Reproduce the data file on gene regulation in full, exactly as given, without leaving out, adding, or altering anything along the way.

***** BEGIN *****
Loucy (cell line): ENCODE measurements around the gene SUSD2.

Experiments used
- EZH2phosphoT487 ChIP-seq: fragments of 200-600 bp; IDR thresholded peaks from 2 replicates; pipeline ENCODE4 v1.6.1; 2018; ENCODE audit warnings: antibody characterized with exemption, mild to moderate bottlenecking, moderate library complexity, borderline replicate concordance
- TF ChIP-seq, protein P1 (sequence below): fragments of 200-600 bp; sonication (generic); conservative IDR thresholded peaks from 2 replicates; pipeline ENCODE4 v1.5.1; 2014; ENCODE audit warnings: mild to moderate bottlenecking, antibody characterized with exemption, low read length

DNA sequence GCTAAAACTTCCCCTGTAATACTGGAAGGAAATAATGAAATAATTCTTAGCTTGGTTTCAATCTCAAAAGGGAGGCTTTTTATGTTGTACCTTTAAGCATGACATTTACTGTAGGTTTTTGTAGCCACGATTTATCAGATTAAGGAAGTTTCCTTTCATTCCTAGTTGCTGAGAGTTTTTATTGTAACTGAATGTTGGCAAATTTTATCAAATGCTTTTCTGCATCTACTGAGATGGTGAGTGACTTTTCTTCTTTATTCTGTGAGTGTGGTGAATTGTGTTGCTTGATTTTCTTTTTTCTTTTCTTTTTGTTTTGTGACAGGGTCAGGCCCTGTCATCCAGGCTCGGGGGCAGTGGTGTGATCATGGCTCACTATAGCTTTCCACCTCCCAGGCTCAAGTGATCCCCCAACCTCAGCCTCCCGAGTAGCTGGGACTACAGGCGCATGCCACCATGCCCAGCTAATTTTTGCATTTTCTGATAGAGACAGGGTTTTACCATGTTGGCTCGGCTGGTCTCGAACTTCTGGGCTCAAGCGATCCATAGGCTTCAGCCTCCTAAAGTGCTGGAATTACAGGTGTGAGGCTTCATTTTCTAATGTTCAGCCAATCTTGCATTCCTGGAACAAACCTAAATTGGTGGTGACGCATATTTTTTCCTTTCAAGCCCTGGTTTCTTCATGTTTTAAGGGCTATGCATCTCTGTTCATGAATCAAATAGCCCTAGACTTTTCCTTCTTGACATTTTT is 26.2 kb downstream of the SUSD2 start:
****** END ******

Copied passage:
Loucy (cell line): ENCODE measurements around the gene SUSD2.

Experiments used
- EZH2phosphoT487 ChIP-seq: fragments of 200-600 bp; IDR thresholded peaks from 2 replicates; pipeline ENCODE4 v1.6.1; 2018; ENCODE audit warnings: antibody characterized with exemption, mild to moderate bottlenecking, moderate library complexity, borderline replicate concordance
- TF ChIP-seq, protein P1 (sequence below): fragments of 200-600 bp; sonication (generic); conservative IDR thresholded peaks from 2 replicates; pipeline ENCODE4 v1.5.1; 2014; ENCODE audit warnings: mild to moderate bottlenecking, antibody characterized with exemption, low read length

DNA sequence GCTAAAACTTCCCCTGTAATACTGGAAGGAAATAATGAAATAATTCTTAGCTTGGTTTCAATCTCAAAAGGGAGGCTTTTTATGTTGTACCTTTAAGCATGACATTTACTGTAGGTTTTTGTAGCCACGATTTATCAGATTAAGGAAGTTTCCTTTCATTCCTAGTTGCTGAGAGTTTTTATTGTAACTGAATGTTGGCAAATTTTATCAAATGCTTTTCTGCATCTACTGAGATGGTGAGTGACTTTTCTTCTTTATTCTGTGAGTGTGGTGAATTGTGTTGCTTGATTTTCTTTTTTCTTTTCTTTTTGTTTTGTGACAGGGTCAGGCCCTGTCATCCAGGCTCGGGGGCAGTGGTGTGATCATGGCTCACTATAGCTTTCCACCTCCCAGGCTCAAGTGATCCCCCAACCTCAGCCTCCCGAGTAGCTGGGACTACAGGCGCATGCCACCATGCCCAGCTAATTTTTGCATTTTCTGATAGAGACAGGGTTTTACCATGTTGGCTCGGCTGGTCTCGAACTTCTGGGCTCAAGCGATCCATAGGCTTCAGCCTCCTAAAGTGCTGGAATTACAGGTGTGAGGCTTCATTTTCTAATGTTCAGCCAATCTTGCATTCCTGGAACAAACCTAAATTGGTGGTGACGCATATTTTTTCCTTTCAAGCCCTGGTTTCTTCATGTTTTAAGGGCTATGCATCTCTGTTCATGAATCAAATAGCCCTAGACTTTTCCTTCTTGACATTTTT is 26.2 kb downstream of the SUSD2 start: